Coach – non-judgemental (and non-directive)
After spending some time considering intention and attention, I encountered a new attention dilemma, a recent coaching session. I anticipate that, in building up my coaching experience, I will encounter numerous new dilemmas. In this instance, considering the position of being non-judgemental.
As well as seeking a non-judgemental position, at the Master Certified Coach level, the ICF highlight that the coach is “completely attuned” and hearing “the client’s future develop.” What if that conscious future, is less secure than the client foresees, perceives or recognises? when compared to, or as assessed by my experienced judgement of recruitment to school leadership.
Recognising this conundrum made me warmly reflect on my thoroughly challenging conversations with Ian Morris – (Head of Wellbeing at Wellington College). As a value, the quality of being non-judgemental, benefits from from the observance of the Goldilocks syndrome*. There needs to be a balance here, as a coach you have to get it ‘just right.’ Being non-judgemental, suffers at the poles, dampening endeavour to being critical at one extreme, and overlooking folly to actively encouraging a false pretense at the other. Being non-judgemental operates in a position of neutrality and whilst we are encourage not to steer conversations, we need to be mindful of the extremities.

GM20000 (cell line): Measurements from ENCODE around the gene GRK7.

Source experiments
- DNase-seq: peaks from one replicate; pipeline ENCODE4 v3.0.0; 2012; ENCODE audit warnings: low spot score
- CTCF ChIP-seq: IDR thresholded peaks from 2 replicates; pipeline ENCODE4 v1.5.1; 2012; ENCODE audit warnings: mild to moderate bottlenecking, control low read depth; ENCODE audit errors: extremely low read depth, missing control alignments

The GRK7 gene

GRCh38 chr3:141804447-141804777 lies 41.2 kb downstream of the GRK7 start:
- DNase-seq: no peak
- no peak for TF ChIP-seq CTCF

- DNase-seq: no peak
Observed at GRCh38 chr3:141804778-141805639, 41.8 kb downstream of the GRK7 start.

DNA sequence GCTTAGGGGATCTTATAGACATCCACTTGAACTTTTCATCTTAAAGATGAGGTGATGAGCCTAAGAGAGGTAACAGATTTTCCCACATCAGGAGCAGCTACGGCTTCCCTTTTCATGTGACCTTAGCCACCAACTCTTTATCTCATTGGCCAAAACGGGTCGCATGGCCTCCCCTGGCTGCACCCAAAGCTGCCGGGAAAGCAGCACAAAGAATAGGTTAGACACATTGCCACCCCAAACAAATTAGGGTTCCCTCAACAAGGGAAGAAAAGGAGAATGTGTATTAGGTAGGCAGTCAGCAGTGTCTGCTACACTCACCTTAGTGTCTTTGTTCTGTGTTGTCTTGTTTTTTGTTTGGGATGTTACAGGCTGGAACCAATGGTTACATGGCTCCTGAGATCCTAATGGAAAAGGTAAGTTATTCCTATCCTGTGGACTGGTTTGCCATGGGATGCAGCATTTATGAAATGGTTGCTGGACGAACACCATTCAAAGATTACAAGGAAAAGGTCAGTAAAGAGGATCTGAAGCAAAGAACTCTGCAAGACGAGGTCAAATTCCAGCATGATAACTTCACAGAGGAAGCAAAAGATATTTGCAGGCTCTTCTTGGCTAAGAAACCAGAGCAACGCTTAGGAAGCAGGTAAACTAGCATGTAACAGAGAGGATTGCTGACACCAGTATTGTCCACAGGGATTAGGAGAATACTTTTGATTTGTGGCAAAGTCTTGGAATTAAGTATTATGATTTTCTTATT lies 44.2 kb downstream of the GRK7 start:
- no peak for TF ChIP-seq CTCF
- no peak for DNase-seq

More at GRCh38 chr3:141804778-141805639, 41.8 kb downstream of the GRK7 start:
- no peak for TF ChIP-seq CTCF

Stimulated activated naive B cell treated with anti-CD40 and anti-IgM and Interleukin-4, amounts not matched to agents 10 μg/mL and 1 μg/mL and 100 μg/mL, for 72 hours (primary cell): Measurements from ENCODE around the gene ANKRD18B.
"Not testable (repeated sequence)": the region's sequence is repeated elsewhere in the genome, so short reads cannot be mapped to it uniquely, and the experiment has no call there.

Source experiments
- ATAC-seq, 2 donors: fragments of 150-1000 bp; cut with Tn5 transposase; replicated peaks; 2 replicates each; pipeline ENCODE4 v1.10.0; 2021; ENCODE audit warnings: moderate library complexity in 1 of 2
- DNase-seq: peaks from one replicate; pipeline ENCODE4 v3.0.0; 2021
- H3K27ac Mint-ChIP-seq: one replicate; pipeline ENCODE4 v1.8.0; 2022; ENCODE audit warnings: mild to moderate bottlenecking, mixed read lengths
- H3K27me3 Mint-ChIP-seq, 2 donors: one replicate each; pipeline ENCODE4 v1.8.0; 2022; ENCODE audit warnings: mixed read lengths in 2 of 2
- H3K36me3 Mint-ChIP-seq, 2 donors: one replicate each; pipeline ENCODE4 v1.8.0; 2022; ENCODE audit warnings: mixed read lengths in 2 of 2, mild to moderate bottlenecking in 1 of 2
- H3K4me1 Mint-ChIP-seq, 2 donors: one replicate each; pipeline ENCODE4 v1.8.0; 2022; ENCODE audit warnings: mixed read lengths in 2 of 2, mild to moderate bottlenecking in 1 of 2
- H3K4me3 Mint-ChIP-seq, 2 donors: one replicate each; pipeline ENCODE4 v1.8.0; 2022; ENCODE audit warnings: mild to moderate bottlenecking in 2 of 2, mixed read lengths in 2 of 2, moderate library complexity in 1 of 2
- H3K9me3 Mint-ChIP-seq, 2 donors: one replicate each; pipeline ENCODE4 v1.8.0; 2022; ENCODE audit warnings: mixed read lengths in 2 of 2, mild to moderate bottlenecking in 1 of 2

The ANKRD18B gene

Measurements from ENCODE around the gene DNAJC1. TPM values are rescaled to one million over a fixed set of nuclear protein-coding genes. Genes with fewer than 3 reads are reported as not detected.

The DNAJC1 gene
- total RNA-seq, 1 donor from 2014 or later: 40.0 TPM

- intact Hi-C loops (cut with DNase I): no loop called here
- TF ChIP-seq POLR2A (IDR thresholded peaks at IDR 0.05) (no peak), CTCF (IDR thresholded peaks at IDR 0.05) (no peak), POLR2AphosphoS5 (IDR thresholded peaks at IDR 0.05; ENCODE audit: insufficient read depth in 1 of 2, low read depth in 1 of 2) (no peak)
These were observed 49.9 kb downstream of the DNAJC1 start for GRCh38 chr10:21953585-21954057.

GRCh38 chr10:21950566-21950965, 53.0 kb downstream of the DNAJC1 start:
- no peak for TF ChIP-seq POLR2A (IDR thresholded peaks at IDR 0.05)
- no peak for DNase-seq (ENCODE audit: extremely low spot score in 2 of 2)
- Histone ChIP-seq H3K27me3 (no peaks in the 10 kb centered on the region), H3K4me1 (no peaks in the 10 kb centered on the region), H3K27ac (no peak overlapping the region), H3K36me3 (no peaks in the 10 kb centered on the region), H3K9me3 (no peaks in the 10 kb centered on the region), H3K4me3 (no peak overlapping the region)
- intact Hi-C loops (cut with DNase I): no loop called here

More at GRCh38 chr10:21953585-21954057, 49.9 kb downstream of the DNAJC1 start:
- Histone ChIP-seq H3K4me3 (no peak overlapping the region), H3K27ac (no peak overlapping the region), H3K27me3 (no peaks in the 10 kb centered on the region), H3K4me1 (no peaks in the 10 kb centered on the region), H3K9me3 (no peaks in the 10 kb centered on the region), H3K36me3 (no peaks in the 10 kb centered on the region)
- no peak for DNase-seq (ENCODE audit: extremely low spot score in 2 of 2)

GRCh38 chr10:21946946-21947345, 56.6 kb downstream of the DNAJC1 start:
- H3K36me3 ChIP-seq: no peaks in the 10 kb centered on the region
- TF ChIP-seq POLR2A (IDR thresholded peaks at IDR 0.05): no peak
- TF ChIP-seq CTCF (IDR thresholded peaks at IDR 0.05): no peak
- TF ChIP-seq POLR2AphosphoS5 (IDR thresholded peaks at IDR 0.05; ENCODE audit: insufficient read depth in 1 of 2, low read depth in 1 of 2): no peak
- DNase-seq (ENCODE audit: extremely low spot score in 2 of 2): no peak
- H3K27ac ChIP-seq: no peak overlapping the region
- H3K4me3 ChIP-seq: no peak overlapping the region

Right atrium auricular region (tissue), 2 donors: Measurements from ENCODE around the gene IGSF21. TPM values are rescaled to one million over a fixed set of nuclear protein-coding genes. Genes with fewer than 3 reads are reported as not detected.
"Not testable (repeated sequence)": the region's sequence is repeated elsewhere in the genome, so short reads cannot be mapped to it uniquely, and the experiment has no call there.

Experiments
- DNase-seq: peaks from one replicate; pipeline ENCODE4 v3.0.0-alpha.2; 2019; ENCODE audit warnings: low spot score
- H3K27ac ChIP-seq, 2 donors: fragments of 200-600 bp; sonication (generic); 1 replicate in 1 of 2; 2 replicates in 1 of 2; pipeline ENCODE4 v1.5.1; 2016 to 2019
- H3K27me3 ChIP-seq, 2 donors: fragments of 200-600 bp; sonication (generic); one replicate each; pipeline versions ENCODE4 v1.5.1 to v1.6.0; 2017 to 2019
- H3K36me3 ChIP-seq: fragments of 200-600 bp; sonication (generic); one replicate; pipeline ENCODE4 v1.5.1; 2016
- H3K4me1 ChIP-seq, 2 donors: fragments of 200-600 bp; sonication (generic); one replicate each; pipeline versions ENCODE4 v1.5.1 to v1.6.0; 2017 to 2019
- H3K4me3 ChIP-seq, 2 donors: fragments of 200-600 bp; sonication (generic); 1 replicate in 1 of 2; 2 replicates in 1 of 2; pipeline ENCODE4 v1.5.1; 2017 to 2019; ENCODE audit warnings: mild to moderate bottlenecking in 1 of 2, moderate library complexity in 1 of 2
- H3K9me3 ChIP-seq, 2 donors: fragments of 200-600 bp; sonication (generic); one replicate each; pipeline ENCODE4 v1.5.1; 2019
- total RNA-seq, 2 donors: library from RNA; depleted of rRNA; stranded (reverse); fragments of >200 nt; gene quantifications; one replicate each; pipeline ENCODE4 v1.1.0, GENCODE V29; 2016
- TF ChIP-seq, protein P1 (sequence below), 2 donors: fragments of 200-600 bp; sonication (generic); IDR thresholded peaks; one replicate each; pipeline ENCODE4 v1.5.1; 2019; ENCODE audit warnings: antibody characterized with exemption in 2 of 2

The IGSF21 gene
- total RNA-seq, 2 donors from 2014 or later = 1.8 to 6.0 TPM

Goldilocks syndrome* – is of course a made up syndrome and metaphor.
What to do then?
First, one has to has have the self-awareness of it happening. Being present in the coaching session is essential, that requires one to be prepared. It also requires one to be centred (and that is not “coaching is all a bit apple-pie,” that is commitment to your client.)
Second, one has to warm it up, or cool it down, consciously and deliberately. Otherwise, there may be bigger issue further downstream.
Third, it is back to believing in that inner capacity of the client. Even if the obscurification persists and there will be a bump in the road ahead.
Fourth – it is what I am doing now. Reflect, reflect and discuss these experiences with your supervisor. My experience of coaching so far, has already shown me the value and importance of having a sounding board.
Fifth – coach more. Miles on the clock provides more frequent and more reliable reference points and also frees up thinking space with which to attend to the client. Noticing more, may, ironically, allow you to let more go. Greater attention is possibly the goal?